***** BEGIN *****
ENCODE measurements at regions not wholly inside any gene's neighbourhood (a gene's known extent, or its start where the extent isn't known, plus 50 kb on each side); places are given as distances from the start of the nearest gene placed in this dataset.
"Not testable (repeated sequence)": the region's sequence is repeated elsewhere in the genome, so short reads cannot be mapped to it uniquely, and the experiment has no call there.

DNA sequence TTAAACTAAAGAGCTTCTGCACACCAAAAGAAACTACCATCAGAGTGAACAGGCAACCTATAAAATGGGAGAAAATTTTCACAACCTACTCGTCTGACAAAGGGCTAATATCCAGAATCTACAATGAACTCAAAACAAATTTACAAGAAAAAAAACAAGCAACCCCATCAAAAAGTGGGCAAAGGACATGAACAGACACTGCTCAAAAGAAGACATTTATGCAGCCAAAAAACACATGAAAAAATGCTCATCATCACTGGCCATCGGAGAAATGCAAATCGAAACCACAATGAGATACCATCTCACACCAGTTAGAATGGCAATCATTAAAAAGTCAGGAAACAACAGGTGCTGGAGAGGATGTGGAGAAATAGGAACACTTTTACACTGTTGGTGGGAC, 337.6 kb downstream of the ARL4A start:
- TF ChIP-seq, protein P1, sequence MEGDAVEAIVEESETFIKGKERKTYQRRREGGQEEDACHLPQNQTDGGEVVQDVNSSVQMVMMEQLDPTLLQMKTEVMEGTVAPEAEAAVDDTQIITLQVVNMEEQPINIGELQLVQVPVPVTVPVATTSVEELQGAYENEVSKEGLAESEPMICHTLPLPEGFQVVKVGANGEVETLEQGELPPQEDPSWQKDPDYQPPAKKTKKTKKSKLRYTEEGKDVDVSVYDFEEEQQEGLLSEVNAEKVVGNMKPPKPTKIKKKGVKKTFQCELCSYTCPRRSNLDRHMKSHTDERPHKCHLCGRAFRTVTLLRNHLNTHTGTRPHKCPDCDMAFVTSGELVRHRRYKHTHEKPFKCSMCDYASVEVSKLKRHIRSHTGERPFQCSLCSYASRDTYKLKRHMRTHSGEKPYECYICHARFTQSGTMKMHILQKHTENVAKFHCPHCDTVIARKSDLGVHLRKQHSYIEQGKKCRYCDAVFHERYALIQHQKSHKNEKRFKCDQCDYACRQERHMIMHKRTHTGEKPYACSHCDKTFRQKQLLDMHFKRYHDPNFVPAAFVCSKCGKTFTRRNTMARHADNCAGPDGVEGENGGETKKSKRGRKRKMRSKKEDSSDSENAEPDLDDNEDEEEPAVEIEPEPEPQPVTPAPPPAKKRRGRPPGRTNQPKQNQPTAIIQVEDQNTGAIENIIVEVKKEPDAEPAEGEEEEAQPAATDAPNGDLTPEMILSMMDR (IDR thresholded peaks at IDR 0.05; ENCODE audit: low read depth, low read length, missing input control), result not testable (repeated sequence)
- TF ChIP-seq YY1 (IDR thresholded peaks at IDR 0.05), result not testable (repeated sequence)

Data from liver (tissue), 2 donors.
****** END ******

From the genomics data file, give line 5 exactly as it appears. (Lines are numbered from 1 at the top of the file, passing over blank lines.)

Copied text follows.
- TF ChIP-seq YY1 (IDR thresholded peaks at IDR 0.05), result not testable (repeated sequence)